origin of ‘Froggy’ (French)

mid-19th cent.—perhaps from a specific application of the general term of abuse ‘Frog’, aided by the shared initial consonant cluster in ‘French’ and ‘frog’

Read More

origin of ‘moonraker’

moonraker: a native of Wiltshire; from the tale that some of them mistook the reflection of the moon in a pond for a cheese and tried to rake it out.

Read More

to send to Coventry

probable origin: in 1642, during the English Civil War, Royalists had been captured at Birmingham and sent to Coventry, which was a Parliamentarian stronghold.

Read More

Kindertransport

Kindertransport (from German ‘Kinder’, children): operation from 1938 to 1940 to evacuate (mostly Jewish) children from Nazi-controlled areas of Europe to the UK

Read More

Yorkshire tyke

The word ‘tyke’, a nickname for a person from Yorkshire, originally meant ‘mongrel’. The people from Yorkshire have adopted it as a term of self-reference.

Read More

contredanse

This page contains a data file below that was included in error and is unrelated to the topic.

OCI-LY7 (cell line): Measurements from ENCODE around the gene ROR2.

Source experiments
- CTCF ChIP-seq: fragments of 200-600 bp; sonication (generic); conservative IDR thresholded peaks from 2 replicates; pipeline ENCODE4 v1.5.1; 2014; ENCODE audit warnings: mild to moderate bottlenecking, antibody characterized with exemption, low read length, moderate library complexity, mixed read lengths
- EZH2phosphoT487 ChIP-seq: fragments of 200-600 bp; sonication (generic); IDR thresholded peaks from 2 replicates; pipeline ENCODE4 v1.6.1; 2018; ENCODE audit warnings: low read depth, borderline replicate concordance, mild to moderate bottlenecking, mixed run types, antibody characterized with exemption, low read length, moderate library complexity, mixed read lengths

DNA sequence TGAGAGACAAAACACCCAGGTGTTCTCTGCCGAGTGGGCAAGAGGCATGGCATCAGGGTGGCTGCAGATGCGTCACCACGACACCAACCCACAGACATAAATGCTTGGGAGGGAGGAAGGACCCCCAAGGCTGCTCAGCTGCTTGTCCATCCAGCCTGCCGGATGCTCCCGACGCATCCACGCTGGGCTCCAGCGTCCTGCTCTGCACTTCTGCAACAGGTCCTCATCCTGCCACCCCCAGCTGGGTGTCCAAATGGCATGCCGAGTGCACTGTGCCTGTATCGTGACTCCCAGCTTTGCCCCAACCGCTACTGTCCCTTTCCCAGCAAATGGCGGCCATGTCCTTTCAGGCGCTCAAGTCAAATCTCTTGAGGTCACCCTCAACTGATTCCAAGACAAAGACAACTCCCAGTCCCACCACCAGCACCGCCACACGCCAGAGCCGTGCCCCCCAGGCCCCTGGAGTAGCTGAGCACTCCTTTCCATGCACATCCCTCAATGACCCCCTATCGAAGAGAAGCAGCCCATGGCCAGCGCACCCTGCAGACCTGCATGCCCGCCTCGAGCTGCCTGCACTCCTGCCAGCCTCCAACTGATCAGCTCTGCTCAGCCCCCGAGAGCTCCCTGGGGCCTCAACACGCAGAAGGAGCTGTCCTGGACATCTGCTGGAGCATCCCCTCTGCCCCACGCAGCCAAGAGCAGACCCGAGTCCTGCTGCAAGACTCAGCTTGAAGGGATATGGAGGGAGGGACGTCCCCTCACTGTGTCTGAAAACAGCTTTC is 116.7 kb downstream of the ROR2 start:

plate 19: La Trénis, Contredanse source: gallica.bnf.fr / Bibliothèque Nationale de France from the 1931 reprint of the caricatures published under the title of Le Bon Genre (1827 edition), including Observations sur les modes et les usages de Paris; the following comment about La Trénis accompanies this plate: (Année 1805.) Cette danse porte le […]

Read More

Galloglossia

  John Bull taking a Luncheon:—or—British Cooks, cramming Old Grumble-Gizzard, with Bonne-Chère. hand-coloured etching by James Gillray, published on 24th October 1798 — © Trustees of the British Museum This print was published just after Nelson’s victory at the Battle of the Nile. He is shown in the forefront of British admirals and naval heroes, serving up […]

Read More

origin of ‘quiz’

Originally students’ slang, ‘quiz’ is from Latin ‘quis’, meaning ‘who’, as used by the Roman poet Horace in “vir bonus est quis?”, “who is a good man?”

Read More